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NINE: A Journal of Baseball History and Culture 12.2 (2004) 73-101
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Earl Mann, Nat Peeples, and the Failed Attempt of Integration in the Southern Association
Kenneth R. Fenster
At 10:30 P.M. on Apri l9, 1954, Nat Peeples, an outfielder for the Atlanta Crackers, made history as he broke the color line in the venerable, tradition-rich, class-AA Southern Association. 1 In the Crackers' opening game of the season against the Mobile Bears in Mobile, Alabama, Peeples batted in the fifth inning as a pinch hitter for pitcher Noel Oquendo. He took the first two offerings for balls and then tapped the third pitch weakly back to the pitcher for an easy out. In the second game of the season, played the next night, Peeples started in left field and batted in the important third spot in the lineup. In four plate appearances Peeples walked once and made routine groundouts in his other three at-bats. He did not play in the third and final game of the series in Mobile. The Crackers then returned to Atlanta to open their home season. Peeples had not played in Atlanta's Ponce de Leon Park when, on April 17, the Crackers optioned him to the Jacksonville Braves of the class-A South Atlantic League. After appearing in only 2 games and without ever hitting the ball out of the infield, Peeples never again played in the Southern Association. He was the first and only Negro to play in the league. (The wordNegro was the most commonly used term to refer to African Americans in 1954. It was encountered almost exclusively in the written sources on which this study is based. Thus it is used in this essay to maintain the integrity of those sources and to re-create the atmosphere of the time.) 2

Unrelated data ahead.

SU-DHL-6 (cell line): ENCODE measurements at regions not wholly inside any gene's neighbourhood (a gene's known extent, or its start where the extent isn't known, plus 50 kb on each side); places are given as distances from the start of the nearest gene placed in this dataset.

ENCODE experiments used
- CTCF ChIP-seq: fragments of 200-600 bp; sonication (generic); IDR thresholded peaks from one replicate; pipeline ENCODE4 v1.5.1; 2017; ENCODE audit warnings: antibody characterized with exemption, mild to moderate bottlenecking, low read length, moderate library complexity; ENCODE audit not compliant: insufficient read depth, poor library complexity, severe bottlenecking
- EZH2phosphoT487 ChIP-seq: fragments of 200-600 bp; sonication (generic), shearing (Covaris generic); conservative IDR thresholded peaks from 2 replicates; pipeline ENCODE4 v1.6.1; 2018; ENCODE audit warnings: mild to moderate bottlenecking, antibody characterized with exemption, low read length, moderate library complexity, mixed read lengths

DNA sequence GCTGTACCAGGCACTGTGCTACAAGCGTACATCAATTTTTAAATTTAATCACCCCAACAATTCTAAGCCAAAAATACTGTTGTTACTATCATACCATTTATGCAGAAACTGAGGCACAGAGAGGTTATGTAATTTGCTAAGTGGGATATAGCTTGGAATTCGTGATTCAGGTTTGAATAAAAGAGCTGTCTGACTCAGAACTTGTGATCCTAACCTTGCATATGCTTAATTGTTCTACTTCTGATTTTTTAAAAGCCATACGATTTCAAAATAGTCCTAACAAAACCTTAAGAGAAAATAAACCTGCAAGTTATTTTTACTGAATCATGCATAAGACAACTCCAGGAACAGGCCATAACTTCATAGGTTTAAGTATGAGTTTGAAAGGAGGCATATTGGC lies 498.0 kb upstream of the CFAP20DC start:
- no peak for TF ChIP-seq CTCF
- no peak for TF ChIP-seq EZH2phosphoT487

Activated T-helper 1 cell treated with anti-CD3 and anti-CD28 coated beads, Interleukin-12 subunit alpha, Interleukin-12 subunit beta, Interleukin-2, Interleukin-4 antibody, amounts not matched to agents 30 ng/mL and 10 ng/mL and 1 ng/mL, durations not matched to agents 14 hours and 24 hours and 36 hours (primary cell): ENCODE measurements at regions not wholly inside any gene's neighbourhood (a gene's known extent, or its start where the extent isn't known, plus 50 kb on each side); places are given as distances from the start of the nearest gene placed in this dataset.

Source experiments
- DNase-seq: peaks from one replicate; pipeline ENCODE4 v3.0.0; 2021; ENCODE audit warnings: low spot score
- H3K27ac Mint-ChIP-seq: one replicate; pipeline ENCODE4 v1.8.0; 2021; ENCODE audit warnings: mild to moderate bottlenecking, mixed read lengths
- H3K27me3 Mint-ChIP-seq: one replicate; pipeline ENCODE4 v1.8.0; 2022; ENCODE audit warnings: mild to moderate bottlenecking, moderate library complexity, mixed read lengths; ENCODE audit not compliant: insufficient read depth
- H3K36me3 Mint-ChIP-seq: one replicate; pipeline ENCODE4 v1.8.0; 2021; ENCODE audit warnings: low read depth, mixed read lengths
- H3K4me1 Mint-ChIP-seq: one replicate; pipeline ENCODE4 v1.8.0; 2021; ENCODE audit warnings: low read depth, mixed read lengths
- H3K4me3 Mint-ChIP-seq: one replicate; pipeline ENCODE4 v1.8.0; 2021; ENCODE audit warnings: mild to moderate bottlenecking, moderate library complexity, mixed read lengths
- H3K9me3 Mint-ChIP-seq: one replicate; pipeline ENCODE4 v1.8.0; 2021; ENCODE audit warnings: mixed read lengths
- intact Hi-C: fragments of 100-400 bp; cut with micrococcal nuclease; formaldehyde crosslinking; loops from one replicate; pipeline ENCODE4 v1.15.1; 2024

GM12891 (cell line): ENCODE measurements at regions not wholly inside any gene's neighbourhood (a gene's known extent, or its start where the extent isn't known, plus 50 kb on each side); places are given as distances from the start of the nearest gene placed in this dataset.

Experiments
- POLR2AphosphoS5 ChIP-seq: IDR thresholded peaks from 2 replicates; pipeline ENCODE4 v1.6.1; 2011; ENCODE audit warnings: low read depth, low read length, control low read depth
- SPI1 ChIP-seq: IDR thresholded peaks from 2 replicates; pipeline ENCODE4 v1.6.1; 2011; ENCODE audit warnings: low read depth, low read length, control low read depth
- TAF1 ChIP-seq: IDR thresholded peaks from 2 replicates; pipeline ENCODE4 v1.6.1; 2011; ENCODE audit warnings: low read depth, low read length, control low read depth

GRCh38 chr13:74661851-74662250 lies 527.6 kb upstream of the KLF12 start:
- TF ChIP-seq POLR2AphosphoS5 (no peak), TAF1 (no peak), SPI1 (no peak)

Cracker owner Earl Mann explained that "Peeples was optioned to Jacksonville so that he can play everyday. We feel that we have more experienced outfielders on the roster now who can be of more help to the club than Peeples. There definitely was no other reason for assigning him to Jacksonville." The team, Mann continued, could obtain additional outfielders in a few days from the Milwaukee Braves, with whom the Crackers had had a working agreement since 1950. Ever since Mann uttered these words, a controversy concerning the motives behind the decision to demote Peeples has existed. The Atlanta sports [End Page 73] writers who saw Peeples play in 1954 agreed then and now that the Crackers optioned him to Jacksonville because his baseball skills were deficient and were well below the standards of the Southern Association. On April 19, 1954, Furman Bisher, sports editor of the Atlanta Constitution, wrote: "Peeples was sent out because he wasn't ready for Double A. He got a full trial and lost his job in a battle with [outfield teammates] Bob Montag and Lloyd Gearhart." In several publications and interviews since then, Bisher has insisted that Peeples got a fair chance to make the team and was not good enough for the league. Negro sportswriters believed that Mann optioned Peeples because the Southern Association was not ready for integration. They argued that the association pressured Mann to remove Peeples from the Cracker roster and that he capitulated. 3 The leading proponent of this interpretation is Marion Jackson, sports editor of the Atlanta Daily World in 1954. In a vitriolic column of April 20, he accused Furman Bisher of having waged a malicious campaign of racial discrimination against Peeples. For the next week he fulminated against Earl Mann and the city of Atlanta in his daily column, lashing out at the city for its racial intolerance. Jackson charged Mann with deception and excoriated him for lacking courage and leadership. Mann refused, Jackson concluded, to give Peeples a fair chance on the field and never even seriously intended to integrate his team or the league. He succumbed to outside pressure and sacrificed Peeples to maintain the racial purity...